Nells Jazz & Blues, London.
3 North End Crescent
Nearest Tube - West Kensington (3mins)
Bus - 74, 190, 430, N74 & N97
Therapy?’s first recording for new label Amazing Record Co., Disquiet is 11 tracks of charged, in-your-face, bruisingly melodic punk/metal. A sequel of sorts to the band’s million-selling 1994 album ‘Troublegum’, it’s by turns confrontational, challenging, vengeful and venomous, a visceral and utterly compelling document of a confident band operating at the peak of their powers. Produced by Tom Dalgety (Royal Blood/Band of Skulls/Turbowolf) at Blast studios in Newcastle-upon-Tyne and featuring cover art by longtime collaborator Nigel Rolfe (‘Troublegum’, ‘Suicide Pact You First’, ‘A Brief Crack Of Light’), it’s both the most accessible record Therapy? have made in two decades, and a reaffirmation of their healthy respect for noise, chaos and unsettling psychodrama.
“We wanted to write something a bit more anthemic again,” explains vocalist/guitarist Cairns. “In May last year we did a 20th anniversary tour for the ‘Troublegum’ album, and it was completely sold out, and it was great hearing those songs sung back at us, and see what they meant to people. Clearly, it would be idiocy for us to attempt to recreate ‘Troublegum’ because that was a different era and a different band line-up, but the starting point for this album for me was thinking ‘What would the protagonist of Troublegum be doing twenty years on?’ Our last two albums [2009’s ‘Crooked Timber’ and 2012’s ‘A Brief Crack of Light’] were more experimental and diverse, and we already knew that he wanted to go back to more ‘song’-based stuff this time around, so that conceptual idea dovetailed perfectly with what we planned in terms of the musical direction.”
For those unfamiliar with Therapy?’s storied past, 1994’s Troublegum set represented what Cairns recalls as “a leap of faith” for both the band and the partisan fan-base they had accrued in the first five years of their career. Following the release of a self-financed seven inch single (Meat Abstract) on their own Multifuckingnational Records label in 1990, the trio – then featuring drummer Fyfe Ewing - recorded two corrosive mini albums, 1991's Babyteeth and 1992's Pleasure Death, for the respected London independent label Wiiija, with both collections attaining Number 1 status on the Independent music charts in the UK and Ireland. A major label bidding war duly ensued, with the trio ultimately signing to A&M Records: the label’s faith in their new charges was repaid promptly with the delivery of first a Top 30 single (the wilfully abrasive amphetamine-abuse anthem 'Teethgrinder') and subsequently a Top 40 album (Nurse) in 1993.
With the following year’s Troublegum album, however, Therapy? surpassed all commercial expectations. An impossibly thrilling collision of razor-sharp pop melodies, metallic riffs and caustic punk rock attitude, the 13 track collection plays out as a whip-smart, cynical yet open-hearted teenage journal, a dog-eared, tear-stained survivor's manual for adolescent souls cast out into the Hell of modern existence. An album which distilled the aggression, black humour and off-kilter experimentation of the trio’s early releases into electrifying short sharp shocks, Troublegum transformed the Northern Irish misfits into the nation’s most unlikely pop stars, spawning no fewer than five Top 40 singles (‘Screamager’, 'Turn', 'Nowhere', Die Laughing' and ‘Trigger Inside') and clocking up a cool million sales worldwide, scoring a Mercury Music Prize nomination in the process. It was, recalls Cairns, “the album where I was able to be the guy standing in front of the mirror with a tennis racket, miming on Top Of The Pops.”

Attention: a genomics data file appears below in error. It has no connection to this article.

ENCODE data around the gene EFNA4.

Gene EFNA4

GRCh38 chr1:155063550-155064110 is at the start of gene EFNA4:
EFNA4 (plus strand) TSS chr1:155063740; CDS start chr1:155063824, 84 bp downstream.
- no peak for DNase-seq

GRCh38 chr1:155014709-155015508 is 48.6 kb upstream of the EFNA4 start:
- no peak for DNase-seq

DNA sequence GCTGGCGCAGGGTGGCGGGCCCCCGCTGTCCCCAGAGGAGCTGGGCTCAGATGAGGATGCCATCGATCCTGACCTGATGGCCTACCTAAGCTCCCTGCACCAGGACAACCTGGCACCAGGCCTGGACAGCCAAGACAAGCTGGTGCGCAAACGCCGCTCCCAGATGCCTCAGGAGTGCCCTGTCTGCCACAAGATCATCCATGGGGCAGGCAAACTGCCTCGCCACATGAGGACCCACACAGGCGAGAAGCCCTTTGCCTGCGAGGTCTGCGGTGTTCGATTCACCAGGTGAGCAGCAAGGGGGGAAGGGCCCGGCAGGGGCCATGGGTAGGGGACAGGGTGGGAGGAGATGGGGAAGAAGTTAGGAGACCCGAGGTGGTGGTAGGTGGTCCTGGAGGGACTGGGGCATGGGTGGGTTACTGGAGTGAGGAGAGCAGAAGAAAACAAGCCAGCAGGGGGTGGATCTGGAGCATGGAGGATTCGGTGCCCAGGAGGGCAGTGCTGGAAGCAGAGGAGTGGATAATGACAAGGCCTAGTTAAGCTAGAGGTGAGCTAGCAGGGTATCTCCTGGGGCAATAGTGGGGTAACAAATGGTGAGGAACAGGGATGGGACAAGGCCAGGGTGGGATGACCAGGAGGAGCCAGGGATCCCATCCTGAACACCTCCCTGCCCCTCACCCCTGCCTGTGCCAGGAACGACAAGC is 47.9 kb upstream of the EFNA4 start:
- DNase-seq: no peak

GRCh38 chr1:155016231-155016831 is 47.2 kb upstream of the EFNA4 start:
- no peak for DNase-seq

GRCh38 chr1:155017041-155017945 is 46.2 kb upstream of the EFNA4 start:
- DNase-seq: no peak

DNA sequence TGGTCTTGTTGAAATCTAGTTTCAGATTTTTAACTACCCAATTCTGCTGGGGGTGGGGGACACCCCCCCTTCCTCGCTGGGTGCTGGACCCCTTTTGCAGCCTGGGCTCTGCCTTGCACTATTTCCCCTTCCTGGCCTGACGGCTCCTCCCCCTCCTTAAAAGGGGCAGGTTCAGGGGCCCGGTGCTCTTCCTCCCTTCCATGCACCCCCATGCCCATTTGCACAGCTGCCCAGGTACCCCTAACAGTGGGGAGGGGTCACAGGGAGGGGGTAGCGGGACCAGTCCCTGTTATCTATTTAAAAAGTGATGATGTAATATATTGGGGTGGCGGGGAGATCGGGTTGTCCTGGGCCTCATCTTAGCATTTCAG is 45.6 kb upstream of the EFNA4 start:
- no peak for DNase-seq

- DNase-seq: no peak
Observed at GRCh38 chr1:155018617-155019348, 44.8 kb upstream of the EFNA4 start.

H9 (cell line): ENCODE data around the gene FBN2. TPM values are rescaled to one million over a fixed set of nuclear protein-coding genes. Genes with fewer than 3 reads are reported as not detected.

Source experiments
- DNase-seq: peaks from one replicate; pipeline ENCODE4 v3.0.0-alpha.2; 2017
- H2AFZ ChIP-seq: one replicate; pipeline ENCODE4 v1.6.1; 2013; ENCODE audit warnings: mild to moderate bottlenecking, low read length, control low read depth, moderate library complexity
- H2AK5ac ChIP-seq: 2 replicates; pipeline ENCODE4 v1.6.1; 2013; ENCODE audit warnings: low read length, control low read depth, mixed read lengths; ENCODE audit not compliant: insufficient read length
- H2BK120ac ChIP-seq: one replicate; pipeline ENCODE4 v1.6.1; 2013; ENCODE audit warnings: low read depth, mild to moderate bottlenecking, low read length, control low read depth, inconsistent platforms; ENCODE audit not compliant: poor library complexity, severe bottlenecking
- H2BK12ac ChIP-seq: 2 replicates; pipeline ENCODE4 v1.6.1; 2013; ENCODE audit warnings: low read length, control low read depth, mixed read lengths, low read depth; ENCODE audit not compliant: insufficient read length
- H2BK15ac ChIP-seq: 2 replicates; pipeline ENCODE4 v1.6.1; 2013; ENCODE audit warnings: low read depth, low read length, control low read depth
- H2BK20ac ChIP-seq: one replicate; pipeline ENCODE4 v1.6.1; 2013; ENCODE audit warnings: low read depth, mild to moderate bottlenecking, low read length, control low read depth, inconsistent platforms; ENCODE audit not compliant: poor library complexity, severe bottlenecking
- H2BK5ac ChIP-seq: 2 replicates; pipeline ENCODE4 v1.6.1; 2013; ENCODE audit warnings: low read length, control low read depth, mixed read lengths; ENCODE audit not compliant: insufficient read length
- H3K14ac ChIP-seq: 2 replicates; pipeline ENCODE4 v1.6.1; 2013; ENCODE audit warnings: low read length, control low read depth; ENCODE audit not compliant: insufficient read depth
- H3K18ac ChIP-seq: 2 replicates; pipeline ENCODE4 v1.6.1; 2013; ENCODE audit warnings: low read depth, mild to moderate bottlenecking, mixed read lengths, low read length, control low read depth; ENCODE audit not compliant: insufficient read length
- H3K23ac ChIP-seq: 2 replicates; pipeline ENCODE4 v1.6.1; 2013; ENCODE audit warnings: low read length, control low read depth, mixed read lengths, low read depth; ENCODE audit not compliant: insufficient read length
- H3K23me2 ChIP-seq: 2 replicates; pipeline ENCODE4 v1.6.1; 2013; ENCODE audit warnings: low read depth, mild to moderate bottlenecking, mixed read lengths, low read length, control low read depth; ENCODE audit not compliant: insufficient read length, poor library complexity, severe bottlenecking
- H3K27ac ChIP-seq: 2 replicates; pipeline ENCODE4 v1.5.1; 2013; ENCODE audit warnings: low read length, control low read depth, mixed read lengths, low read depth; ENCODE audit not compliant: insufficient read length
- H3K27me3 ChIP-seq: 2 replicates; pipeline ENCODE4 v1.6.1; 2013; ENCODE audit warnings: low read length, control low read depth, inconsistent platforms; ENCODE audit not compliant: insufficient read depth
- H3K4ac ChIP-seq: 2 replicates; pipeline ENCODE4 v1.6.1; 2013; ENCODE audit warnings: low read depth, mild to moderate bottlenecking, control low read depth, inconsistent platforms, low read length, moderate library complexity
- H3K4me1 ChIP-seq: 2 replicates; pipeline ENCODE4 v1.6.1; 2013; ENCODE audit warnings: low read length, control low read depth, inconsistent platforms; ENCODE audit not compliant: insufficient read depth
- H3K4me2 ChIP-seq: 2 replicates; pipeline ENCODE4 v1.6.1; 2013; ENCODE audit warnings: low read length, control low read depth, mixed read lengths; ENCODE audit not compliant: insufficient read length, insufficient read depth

Beginning with the subversive, fearless and schizophrenic Infernal Love album, Therapy? gleefully spent the following 20 years re-writing the conventions of what is expected from a successful rock act, releasing a string of critically acclaimed, fiercely individualistic albums which married their experimental roots with an increasingly sophisticated harnessing of distortion and dynamics. The recruitment of Neil Cooper on drums in 2002 only strengthened the collective’s desire to transcend genre boundaries and forge a unique, challenging catalogue of work. In 2014 the trio’s tireless creativity and restless artistic derring-do was acknowledged on home turf when they were presented with the ‘Oh Yeah Legends’ award (previous recipients: Stiff Little Fingers, The Undertones, Gary Moore) at the Northern Irish Music Prize ceremony in Belfast. Which brings us neatly up to date, and to the release of an album which draws together the disparate threads of the band’s history in a beautifully streamlined, impactful and hard-hitting collection.
“I don’t think the album’s protagonist is a happier man,” he muses, “but I think he’s a more capable man in terms of dealing with the world than the guy who wrote Troublegum was. Troublegum was largely impotent rage, whereas Disquiet is more… considered anger. We’re very proud of this album, and we feel that it’s another step forward on our musical journey. Now we just can’t wait for people to hear it…”